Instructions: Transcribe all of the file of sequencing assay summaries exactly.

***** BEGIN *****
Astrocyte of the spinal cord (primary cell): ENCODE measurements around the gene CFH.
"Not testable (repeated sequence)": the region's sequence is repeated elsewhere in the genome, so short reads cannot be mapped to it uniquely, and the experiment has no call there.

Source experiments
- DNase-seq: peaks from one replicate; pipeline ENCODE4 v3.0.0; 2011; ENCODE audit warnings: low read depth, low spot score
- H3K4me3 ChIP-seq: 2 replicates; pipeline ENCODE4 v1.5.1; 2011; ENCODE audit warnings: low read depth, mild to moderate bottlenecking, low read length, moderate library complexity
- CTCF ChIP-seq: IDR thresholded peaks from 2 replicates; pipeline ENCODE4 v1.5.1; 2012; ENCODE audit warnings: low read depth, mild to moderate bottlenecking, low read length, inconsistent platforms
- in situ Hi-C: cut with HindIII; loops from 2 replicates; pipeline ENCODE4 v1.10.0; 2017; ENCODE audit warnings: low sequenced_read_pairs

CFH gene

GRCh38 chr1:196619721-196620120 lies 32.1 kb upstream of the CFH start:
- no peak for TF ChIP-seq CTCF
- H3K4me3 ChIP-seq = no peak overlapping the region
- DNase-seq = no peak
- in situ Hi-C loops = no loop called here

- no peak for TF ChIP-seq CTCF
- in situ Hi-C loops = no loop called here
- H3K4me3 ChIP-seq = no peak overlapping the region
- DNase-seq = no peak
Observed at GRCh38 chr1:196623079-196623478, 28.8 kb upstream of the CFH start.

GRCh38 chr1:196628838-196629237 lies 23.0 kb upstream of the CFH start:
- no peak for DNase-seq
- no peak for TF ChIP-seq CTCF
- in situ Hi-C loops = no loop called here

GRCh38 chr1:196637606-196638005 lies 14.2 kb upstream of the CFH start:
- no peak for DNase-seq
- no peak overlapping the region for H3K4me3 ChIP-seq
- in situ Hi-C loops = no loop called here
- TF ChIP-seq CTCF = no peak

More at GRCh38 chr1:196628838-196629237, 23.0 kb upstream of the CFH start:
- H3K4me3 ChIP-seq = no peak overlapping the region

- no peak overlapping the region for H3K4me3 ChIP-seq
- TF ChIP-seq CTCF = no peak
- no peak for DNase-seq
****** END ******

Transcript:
Astrocyte of the spinal cord (primary cell): ENCODE measurements around the gene CFH.
"Not testable (repeated sequence)": the region's sequence is repeated elsewhere in the genome, so short reads cannot be mapped to it uniquely, and the experiment has no call there.

Source experiments
- DNase-seq: peaks from one replicate; pipeline ENCODE4 v3.0.0; 2011; ENCODE audit warnings: low read depth, low spot score
- H3K4me3 ChIP-seq: 2 replicates; pipeline ENCODE4 v1.5.1; 2011; ENCODE audit warnings: low read depth, mild to moderate bottlenecking, low read length, moderate library complexity
- CTCF ChIP-seq: IDR thresholded peaks from 2 replicates; pipeline ENCODE4 v1.5.1; 2012; ENCODE audit warnings: low read depth, mild to moderate bottlenecking, low read length, inconsistent platforms
- in situ Hi-C: cut with HindIII; loops from 2 replicates; pipeline ENCODE4 v1.10.0; 2017; ENCODE audit warnings: low sequenced_read_pairs

CFH gene

GRCh38 chr1:196619721-196620120 lies 32.1 kb upstream of the CFH start:
- no peak for TF ChIP-seq CTCF
- H3K4me3 ChIP-seq = no peak overlapping the region
- DNase-seq = no peak
- in situ Hi-C loops = no loop called here

- no peak for TF ChIP-seq CTCF
- in situ Hi-C loops = no loop called here
- H3K4me3 ChIP-seq = no peak overlapping the region
- DNase-seq = no peak
Observed at GRCh38 chr1:196623079-196623478, 28.8 kb upstream of the CFH start.

GRCh38 chr1:196628838-196629237 lies 23.0 kb upstream of the CFH start:
- no peak for DNase-seq
- no peak for TF ChIP-seq CTCF
- in situ Hi-C loops = no loop called here

GRCh38 chr1:196637606-196638005 lies 14.2 kb upstream of the CFH start:
- no peak for DNase-seq
- no peak overlapping the region for H3K4me3 ChIP-seq
- in situ Hi-C loops = no loop called here
- TF ChIP-seq CTCF = no peak

More at GRCh38 chr1:196628838-196629237, 23.0 kb upstream of the CFH start:
- H3K4me3 ChIP-seq = no peak overlapping the region

- no peak overlapping the region for H3K4me3 ChIP-seq
- TF ChIP-seq CTCF = no peak
- no peak for DNase-seq